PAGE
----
People have lots of questions about how marriage can impact your credit score. The biggest one we get may be whether marrying a spouse with bad credit can torpedo a person’s credit score. The second biggest one we get is whether it is possible for a spouse with a lower credit score to leverage their spouse’s higher credit score. The good news for both partners is that a partner’s good credit can help the partner with bad credit, while a partner’s bad credit cannot damage a person’s good credit.
In order to explain, you need to understand the concept of piggybacking. Piggybacking means adding a user to an already established account. They can be added as a user or as a joint owner; both have the same consequences in terms of immediate credit score, but a joint account holder becomes equally responsible for balances. A person with bad credit who is added to an existing account in good standing gets the benefits of that account added to their credit. Marriage does not automatically attach you to your spouse’s credit, so the spouse with good credit would not want to be added as a user or owner to accounts in poor standing held by the spouse with bad credit.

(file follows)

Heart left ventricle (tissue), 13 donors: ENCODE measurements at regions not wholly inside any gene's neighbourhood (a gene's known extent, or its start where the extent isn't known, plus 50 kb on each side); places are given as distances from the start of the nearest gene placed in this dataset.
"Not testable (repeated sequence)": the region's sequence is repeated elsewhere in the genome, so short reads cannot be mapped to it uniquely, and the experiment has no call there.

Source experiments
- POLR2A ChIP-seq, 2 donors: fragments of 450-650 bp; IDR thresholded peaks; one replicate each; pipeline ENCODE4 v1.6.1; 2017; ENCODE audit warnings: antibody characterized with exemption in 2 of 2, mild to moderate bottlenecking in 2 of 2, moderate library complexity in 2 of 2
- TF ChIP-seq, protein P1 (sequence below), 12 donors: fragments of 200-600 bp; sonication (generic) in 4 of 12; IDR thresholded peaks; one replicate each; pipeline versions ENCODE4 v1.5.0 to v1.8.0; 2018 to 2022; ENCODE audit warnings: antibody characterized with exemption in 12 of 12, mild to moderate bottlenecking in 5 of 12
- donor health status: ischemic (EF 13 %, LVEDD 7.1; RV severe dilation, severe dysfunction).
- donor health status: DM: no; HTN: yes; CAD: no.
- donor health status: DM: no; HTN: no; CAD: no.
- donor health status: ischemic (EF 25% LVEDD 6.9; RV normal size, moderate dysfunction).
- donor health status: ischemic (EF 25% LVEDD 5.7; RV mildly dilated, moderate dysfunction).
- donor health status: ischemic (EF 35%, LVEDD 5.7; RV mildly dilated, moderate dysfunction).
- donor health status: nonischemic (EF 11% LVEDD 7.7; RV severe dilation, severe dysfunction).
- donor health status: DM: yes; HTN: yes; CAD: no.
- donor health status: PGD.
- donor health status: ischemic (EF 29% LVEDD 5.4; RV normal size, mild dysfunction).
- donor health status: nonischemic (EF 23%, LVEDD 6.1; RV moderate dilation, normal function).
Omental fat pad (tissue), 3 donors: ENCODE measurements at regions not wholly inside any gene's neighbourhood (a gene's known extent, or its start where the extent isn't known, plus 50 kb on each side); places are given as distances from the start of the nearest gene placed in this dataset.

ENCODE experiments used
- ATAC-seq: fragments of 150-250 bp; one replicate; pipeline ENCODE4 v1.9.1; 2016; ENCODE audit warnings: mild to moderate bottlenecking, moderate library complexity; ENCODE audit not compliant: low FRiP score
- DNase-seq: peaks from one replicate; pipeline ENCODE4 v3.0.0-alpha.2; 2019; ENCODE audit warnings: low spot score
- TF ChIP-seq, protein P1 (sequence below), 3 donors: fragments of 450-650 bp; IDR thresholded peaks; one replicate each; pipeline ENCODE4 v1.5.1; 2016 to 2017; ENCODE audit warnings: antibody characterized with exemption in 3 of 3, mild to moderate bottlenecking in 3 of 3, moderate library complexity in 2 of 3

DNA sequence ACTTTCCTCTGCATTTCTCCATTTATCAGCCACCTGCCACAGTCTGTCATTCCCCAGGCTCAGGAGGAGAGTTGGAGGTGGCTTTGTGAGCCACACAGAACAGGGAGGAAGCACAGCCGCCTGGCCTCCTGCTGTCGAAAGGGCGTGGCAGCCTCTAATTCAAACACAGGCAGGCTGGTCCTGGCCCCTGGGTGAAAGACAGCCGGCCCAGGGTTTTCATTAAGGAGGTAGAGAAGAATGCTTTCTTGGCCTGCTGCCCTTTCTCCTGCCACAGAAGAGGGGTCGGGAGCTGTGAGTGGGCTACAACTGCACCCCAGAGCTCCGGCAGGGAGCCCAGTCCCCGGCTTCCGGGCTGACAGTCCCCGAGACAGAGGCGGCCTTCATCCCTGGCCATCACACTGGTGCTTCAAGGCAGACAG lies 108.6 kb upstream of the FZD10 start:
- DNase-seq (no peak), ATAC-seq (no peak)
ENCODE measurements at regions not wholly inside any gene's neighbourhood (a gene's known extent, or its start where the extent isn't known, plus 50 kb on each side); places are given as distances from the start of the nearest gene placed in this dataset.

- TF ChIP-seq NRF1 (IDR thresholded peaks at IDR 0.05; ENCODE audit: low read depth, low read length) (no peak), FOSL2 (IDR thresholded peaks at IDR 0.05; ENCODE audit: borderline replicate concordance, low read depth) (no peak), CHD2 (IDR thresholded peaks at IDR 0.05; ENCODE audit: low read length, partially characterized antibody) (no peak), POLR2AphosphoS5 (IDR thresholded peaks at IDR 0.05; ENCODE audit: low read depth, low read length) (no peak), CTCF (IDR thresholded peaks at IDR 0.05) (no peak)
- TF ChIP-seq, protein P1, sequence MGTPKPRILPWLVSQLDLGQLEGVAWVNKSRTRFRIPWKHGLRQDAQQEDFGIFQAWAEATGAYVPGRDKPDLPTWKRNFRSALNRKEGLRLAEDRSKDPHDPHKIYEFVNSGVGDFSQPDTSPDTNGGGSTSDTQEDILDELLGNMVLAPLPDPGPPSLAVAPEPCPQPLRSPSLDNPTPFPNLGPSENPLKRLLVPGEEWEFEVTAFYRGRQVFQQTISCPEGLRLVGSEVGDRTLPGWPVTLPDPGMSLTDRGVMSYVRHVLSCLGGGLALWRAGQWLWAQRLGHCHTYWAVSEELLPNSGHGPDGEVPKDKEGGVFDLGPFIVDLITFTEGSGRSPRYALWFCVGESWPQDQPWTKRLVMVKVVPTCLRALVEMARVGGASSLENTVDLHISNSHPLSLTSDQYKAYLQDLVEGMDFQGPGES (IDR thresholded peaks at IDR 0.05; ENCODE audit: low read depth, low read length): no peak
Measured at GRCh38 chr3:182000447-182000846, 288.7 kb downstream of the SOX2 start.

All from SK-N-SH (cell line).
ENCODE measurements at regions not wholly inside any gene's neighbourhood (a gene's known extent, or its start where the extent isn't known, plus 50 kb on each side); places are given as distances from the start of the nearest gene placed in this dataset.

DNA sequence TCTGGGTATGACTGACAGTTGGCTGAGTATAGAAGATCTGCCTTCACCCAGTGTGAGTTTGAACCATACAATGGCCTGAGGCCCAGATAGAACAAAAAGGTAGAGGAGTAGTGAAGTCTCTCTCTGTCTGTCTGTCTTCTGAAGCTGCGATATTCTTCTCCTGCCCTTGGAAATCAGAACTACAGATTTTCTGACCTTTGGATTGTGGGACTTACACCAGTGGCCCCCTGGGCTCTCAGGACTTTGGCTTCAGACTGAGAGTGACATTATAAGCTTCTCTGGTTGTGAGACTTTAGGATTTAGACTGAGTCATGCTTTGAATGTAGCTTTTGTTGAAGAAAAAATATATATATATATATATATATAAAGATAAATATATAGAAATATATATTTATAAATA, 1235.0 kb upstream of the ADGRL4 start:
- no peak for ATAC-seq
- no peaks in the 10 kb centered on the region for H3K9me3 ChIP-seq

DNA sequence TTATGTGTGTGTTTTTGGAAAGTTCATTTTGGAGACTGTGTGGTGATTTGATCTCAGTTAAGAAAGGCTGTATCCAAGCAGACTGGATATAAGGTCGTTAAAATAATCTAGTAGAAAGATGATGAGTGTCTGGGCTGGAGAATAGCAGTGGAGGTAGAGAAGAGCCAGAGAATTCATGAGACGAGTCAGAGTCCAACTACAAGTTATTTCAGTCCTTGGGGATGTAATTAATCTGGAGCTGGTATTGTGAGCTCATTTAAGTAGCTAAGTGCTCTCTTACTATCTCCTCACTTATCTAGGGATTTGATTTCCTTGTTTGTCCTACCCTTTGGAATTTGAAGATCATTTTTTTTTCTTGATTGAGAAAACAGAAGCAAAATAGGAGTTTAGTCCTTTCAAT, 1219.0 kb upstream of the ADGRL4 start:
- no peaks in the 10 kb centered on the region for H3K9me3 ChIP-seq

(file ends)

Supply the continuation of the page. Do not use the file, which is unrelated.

However, many people look to improve their credit right before major purchases, such as homes or vehicles. If there is a tremendous discrepancy between spousal credit scores, simply adding you as a user to accounts in good standing may not be enough to improve credit scores for big purchases in a short period of time. In those circumstances, it may be necessary for the spouse with better credit to be the sole purchaser, and that can have different legal consequences depending on the laws in your state. To protect the interests of both spouses, if a major purchase like a family home needs to be made by one partner, it may be advisable to seek legal advice to ensure both spouses are protected.